One could make the case that every single Packers draft pick was made with Love -- and not Rodgers -- in mind. They took only one defensive player in the first five rounds, and the three offensive lineman they picked in the sixth are all projects. How exactly is that going to help Rodgers?

He might be saying the right things, but no one could blame Rodgers if he felt like he was being left out to dry.

Los Angeles Rams

Is Sean McVay an offensive genius or not?

If the answer is yes, which I believe, then why on earth would the Rams -- who are in salary-cap hell and don't have a first-round pick until 2022 -- use their first two picks of the draft on a running back and wide receiver?

I get the need to replace Todd Gurley and Brandin Cooks, but that was a really curious decision. Cam Akers is immensely talented, but the Rams had bigger needs, and they used a third-round pick on Darrell Henderson just last year. Van Jefferson is intriguing, but he's already 24 years old, and you'd think McVay would be able to scheme open less talented players.

Getting the two Terrell's -- Lewis and Burgess -- in the third round was solid, but unless Akers is the second coming of Gurley -- before the knees went caput -- the Rams will continue to lose ground in the NFC West.

Houston Texans

One of the most unbelievable developments of the offseason was Bill O'Brien gaining even more power and influence inside the Texans' building. It was quite surprising, given that he has a long track record of being a terrible roster-builder. Case in point, the DeAndre Hopkins trade.

He jettisoned Deshaun Watson's favorite target for a pitiful return, and while Ross Blacklock is a nice pickup in the second round, Houston appears to be flapping in the wind. There doesn't appear to be any rhyme or reason from one move to another, and it would be impossible to blame any Texans fan for feeling quite underwhelmed.

Honorable Mention: New England Patriots

It's a brand new day in New England, and while it's rarely wise to question coach Bill Belichick, one wonders if the Patriots did enough to keep their heads above water now that Tom Brady is with the Tampa Bay Buccaneers.

Kyle Dugger is a promising safety prospect, and given New England's track record of churning out defensive backs, that should be a great value in the second round. The Patriots also know how to find defensive linemen, so you should give them the benefit of the doubt on Josh Uche and Anfernee Jennings.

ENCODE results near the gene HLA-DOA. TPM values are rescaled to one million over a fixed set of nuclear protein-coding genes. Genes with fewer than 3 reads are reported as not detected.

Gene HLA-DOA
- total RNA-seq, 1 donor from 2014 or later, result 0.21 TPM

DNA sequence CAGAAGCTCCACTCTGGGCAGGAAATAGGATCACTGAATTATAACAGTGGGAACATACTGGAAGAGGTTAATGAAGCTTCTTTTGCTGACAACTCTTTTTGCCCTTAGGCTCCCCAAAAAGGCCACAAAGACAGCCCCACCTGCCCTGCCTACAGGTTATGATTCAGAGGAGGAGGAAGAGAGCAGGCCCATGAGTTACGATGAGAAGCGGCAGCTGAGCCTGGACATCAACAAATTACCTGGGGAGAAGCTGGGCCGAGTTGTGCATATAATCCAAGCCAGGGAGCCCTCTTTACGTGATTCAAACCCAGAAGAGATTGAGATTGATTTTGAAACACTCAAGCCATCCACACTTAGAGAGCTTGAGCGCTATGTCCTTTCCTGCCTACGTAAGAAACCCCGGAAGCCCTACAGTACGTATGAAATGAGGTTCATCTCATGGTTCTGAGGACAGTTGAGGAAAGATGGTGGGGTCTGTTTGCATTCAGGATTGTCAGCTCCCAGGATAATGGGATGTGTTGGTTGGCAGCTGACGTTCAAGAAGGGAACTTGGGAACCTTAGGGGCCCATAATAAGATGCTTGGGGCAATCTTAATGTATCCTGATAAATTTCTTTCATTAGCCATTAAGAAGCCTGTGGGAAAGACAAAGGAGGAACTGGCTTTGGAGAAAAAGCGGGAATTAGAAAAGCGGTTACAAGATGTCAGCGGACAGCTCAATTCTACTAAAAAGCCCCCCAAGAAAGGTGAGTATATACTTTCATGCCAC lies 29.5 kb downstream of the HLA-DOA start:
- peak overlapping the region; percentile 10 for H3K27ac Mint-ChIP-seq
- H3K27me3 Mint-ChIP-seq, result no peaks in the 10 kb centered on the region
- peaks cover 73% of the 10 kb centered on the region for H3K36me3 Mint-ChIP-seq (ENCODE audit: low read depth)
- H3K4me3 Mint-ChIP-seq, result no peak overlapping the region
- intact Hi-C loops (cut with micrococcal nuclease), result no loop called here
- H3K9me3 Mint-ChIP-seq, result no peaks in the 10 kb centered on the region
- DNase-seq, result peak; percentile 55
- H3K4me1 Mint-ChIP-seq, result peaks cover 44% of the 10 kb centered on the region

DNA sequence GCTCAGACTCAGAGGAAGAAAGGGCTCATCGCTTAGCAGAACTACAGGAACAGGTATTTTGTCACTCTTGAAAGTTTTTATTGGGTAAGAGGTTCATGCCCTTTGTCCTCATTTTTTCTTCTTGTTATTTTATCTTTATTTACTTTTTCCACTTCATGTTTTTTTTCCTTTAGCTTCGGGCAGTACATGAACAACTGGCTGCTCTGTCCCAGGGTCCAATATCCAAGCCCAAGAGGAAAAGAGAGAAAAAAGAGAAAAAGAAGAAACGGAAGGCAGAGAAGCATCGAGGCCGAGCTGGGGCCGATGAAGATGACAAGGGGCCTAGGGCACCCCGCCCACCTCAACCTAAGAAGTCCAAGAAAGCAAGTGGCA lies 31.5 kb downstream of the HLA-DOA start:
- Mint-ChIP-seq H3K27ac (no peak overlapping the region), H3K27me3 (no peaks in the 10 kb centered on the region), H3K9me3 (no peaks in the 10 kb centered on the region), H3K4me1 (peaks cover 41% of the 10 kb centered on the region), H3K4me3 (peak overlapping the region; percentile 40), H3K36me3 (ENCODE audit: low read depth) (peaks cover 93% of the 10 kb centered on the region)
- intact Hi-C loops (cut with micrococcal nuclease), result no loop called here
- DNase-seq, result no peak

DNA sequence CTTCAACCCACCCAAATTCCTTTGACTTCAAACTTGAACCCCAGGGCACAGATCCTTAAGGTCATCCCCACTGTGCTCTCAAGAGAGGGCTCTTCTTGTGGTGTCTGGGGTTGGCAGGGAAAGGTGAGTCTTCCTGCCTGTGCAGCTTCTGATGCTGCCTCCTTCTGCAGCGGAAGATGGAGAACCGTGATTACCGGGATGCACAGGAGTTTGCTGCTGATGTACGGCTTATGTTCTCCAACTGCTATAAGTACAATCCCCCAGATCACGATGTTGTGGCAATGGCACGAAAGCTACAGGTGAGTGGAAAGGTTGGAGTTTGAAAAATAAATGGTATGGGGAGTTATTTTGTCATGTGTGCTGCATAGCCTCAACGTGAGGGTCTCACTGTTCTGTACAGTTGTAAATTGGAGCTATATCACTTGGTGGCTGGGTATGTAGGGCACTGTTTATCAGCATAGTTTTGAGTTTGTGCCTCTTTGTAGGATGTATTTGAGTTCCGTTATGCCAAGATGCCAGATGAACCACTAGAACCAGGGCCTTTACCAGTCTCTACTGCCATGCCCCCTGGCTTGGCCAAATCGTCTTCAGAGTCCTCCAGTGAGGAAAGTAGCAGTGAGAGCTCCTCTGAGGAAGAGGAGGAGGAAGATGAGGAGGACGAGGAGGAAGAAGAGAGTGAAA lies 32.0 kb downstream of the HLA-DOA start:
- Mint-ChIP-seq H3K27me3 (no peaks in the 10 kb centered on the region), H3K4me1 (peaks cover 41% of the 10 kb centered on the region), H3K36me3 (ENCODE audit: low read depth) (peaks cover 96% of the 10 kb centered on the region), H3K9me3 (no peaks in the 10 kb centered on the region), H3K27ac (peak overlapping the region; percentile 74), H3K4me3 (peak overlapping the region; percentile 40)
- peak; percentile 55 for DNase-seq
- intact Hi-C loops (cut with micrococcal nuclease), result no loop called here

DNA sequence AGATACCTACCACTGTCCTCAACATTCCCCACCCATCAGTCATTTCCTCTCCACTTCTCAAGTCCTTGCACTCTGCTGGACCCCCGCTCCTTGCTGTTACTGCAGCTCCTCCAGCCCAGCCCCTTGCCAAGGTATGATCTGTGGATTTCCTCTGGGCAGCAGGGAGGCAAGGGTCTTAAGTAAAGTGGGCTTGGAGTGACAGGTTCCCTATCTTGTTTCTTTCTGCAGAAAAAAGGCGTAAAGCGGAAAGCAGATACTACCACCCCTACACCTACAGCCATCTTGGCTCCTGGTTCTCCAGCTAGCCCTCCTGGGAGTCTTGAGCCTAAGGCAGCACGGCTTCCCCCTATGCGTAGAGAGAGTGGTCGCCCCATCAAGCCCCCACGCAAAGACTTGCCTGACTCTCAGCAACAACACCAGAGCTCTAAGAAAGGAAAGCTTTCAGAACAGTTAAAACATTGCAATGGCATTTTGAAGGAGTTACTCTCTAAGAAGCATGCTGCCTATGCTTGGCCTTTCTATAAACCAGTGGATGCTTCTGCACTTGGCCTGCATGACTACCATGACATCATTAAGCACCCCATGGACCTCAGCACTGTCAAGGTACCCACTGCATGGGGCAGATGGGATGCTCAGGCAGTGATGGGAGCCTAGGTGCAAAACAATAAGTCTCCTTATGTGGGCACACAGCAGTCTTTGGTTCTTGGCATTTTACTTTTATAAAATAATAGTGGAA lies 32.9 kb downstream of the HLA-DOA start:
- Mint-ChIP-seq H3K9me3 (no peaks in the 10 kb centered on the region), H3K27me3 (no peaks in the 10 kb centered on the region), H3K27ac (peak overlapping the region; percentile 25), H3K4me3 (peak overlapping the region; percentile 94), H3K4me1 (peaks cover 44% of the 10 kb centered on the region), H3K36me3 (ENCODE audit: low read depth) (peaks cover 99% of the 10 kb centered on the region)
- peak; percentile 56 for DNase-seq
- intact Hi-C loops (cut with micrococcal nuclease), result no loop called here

But defense wasn't the problem for the Patriots last year. Quite the opposite. Their offense was pedestrian, to say the least, and they didn't add a single receiver. While they did pick two tight ends in Devin Asiasi and Dalton Keene in the third, that's not exactly a murderer's row for Jarrett Stidham, or whoever else is going to start under center.

2020 NFL Draft winners and losers: Who did best, worst on Day 2?

2020 NFL Draft winners and losers: Who did best, worst on Day 2?

Day 2 of the 2020 NFL Draft is in the books.

Talented prospects flew off the board Friday, as teams stocked up from a loaded class of wide receivers, defensive backs and defensive tackles.

There were puzzling decisions made, a couple of steals and at least one moment that made everyone utter a four-letter word you shouldn't say around your mother.

Anyways, let's see who won, lost and made us scratch our head on Day 2 of the NFL draft.

Winner -- Baltimore Ravens

Do you want to know why the Ravens are almost always in playoff contention? It's a well-run organization that scouts it's butt off and rarely misses on picks.

After adding LSU linebacker Patrick Queen in Round 1, the Ravens rounded the bases with another home run Friday night. They drafted Ohio State running back J.K. Dobbins in the second round, a powerful back who should thrive in their run-heavy offense. Then, the Ravens scooped up sliding Texas A&M defensive tackle Justin Madubuike to bolster an already fierce defensive line. They rounded out the A-plus day with speedy Texas receiver Devin Duvernay and Ohio State linebacker Malik Harrison. Two guys who should contribute right away.

What. A. Draft.

Loser -- Chicago Bears

The Bears took the second-round pick they got from the Raiders in the Khalil Mack trade and used it on Notre Dame tight end Cole Kmet. That gives them -- and this is not a typo -- 11 tight ends on the roster. That's a lot of guys for Mitchell Trubisky to overthrow in the red zone.

With their second pick in the second round, the Bears drafted Utah corner Jaylon Johnson with LSU's Kristian Fulton and Alabama's Trevon Diggs still on the board.